American law says men and women are equal, whereas Muslim religious texts say they “complement” each other, Ms. Zakaria said. “If the law says they are equal, it’s hard to see how in their spiritual lives they will accept a whole different identity.”
The entire shift of the association from a foreign-run organization to an American one took place over arguments like this.
The Americans won out partly because the number of Muslim American college students hit a critical mass in the late 1990s, and then, after the Sept. 11 terrorist attacks, foreign students, fearful of their visas being revoked, started avoiding a group that was increasingly political.
Some critics view strict interpretation of the faith as part of the association’s DNA. Organized in the 1960s by foreign students who wanted collective prayers where there were no mosques, the associations were basically little slices of Saudi Arabia. Women were banned. Only Muslim men who prayed, fasted and avoided alcohol and dating were welcomed. Meetings, even idle conversations, were in Arabic.
Donations from Saudi Arabia largely financed the group, and its leaders pushed the kingdom’s puritan, Wahhabi strain of Islam. Prof. Hamid Algar of the University of California, Berkeley, said that in the 1960s and 1970s, chapters advocated theological and political positions derived from radical Islamist organizations and would brook no criticism of Saudi Arabia.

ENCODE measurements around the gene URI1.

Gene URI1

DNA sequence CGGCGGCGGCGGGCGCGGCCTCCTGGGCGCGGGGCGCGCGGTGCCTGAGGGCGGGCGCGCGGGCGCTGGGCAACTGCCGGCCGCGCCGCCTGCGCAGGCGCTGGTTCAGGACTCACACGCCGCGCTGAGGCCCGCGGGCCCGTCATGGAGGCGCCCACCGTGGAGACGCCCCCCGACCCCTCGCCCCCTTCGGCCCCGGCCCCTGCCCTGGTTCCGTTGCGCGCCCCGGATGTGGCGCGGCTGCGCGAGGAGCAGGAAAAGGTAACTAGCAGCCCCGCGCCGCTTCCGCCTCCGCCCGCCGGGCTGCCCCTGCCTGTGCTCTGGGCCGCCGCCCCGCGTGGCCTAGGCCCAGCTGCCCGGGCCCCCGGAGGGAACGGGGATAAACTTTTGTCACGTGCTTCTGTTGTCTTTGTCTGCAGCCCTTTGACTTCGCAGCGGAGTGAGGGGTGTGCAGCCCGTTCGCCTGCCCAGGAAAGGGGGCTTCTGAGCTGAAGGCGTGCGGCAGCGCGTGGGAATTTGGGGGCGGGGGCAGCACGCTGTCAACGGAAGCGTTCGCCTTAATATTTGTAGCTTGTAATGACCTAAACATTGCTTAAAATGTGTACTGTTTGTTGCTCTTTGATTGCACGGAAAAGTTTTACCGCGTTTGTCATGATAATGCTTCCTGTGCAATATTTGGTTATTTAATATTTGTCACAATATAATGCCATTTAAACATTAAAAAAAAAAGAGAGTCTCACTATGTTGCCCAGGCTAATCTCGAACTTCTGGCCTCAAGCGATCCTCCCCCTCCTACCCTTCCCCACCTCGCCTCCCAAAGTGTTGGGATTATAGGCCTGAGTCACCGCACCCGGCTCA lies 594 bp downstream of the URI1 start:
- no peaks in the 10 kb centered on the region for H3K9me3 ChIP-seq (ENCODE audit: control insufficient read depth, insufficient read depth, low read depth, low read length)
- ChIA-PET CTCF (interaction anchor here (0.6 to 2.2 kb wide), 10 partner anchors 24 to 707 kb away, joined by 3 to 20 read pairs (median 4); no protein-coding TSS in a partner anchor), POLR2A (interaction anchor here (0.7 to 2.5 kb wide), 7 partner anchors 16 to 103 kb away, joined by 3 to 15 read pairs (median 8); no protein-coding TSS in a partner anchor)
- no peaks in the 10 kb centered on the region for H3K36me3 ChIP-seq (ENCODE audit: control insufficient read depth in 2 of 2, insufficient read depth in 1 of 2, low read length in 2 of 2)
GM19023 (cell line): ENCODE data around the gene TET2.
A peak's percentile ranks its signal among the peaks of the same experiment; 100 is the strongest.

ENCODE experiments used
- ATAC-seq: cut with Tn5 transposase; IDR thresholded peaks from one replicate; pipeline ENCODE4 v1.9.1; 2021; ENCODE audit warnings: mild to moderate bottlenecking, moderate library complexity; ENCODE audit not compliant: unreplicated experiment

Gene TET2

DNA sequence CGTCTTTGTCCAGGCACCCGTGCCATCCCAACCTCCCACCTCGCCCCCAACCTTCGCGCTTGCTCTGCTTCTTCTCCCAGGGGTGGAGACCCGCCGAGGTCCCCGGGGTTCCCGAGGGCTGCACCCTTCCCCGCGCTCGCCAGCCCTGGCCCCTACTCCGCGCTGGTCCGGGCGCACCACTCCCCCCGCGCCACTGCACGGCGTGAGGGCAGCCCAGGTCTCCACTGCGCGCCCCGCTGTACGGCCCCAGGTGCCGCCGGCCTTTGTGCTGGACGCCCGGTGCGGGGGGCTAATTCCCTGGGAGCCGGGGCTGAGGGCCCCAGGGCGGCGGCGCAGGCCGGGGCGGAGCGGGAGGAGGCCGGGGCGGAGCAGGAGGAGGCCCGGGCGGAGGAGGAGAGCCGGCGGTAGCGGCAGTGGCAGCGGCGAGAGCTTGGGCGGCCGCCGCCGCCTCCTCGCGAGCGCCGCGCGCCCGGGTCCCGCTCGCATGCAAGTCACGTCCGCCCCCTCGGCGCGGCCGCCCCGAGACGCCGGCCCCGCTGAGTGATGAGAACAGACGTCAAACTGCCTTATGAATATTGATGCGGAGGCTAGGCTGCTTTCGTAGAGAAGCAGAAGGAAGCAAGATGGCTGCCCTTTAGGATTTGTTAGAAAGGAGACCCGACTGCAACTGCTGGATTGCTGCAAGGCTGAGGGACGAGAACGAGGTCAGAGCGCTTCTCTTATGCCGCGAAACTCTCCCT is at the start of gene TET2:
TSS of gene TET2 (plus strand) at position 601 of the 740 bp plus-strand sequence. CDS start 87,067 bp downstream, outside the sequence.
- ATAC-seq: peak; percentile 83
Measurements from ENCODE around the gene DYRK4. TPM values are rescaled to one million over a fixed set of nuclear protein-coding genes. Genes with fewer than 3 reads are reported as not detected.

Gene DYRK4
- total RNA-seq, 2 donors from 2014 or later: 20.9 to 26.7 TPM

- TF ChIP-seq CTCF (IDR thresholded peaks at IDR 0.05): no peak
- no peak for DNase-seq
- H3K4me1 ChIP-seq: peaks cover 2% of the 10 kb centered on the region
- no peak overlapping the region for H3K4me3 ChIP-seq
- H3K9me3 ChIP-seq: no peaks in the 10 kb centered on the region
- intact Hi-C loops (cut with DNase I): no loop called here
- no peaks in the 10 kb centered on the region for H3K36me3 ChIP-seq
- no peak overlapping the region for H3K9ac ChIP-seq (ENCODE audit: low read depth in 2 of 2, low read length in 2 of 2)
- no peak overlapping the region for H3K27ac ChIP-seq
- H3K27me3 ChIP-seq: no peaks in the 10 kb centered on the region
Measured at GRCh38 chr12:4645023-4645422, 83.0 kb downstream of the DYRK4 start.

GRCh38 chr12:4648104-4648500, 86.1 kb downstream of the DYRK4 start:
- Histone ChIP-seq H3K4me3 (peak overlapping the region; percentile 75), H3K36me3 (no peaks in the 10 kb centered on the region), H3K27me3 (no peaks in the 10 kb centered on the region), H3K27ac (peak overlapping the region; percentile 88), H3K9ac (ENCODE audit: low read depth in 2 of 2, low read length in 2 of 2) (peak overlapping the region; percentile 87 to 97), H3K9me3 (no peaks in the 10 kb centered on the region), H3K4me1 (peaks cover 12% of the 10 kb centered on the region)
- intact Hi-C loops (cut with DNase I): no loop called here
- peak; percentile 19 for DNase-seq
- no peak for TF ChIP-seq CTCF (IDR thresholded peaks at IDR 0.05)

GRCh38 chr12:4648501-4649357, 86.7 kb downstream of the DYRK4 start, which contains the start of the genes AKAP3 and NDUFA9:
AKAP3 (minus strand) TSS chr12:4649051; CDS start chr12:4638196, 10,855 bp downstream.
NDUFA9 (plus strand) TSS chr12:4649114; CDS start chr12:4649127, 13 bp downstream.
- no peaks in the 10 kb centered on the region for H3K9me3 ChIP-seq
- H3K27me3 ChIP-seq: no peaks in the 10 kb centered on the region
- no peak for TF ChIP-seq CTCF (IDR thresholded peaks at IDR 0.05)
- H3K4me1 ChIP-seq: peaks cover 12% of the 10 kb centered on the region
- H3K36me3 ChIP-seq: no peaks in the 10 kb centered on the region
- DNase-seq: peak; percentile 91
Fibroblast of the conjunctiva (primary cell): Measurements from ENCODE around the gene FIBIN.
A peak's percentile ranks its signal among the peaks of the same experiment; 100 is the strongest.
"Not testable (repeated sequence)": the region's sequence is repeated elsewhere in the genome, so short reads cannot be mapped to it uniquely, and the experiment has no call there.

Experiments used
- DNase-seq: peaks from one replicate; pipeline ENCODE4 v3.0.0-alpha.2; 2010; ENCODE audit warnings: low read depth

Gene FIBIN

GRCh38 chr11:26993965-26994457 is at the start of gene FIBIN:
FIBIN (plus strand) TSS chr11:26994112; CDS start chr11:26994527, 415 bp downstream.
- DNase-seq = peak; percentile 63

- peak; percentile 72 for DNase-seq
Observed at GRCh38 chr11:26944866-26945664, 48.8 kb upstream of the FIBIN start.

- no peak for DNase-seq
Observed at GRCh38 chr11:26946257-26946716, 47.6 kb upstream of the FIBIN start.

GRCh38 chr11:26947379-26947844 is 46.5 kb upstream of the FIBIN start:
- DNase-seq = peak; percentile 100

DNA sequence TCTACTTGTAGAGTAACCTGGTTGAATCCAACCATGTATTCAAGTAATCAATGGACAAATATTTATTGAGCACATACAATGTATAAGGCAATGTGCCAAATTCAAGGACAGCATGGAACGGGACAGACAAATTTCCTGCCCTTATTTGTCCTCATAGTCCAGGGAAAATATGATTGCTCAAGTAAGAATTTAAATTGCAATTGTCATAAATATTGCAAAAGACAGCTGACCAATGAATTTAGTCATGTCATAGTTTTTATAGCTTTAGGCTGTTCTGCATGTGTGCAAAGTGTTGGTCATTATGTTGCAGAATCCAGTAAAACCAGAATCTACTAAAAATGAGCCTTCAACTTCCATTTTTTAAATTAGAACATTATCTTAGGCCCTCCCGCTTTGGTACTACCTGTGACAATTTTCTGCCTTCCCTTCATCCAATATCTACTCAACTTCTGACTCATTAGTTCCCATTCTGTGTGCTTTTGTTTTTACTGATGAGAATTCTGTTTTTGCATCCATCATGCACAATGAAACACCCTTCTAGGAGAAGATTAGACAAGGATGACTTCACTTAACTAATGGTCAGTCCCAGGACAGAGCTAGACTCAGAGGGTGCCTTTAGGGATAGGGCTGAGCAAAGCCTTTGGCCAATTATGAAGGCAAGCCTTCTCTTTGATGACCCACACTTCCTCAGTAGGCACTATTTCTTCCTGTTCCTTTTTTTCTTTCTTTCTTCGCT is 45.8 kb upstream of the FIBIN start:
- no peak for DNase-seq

That past has given the associations a reputation in some official quarters as a possible font of extremism, but experts in American Islam believe college campuses have become too diverse and are under too much scrutiny for the groups to foster radicals.
Zareena Grewal, a professor of religion and American studies at Yale, pointed to several things that would repel extremists. Members are trying to become more involved in the American political system, Professor Grewal said, and the heavy presence of women in the leadership would also deter them. Members “are not sitting around reading ‘How to Bomb Your Campus for Dummies,’ ” she said.
Its leaders think the organization is gradually relaxing a bit as it seeks to maintain its status as the main player for Muslim students.
“There were drunkards in the Prophet Muhammad’s community; there were fornicators and people who committed adultery in his community, and he didn’t reject them,” Mr. Mertaban said. “I think M.S.A.’s are beginning to understand this point that every person has ups and downs.”
PHOTO---At a session of the Muslim Students Association West Conference last weekend in San Jose, Calif., men and women sat opposite each other.
Click to view image: '154351-21muslim01_600.jpg'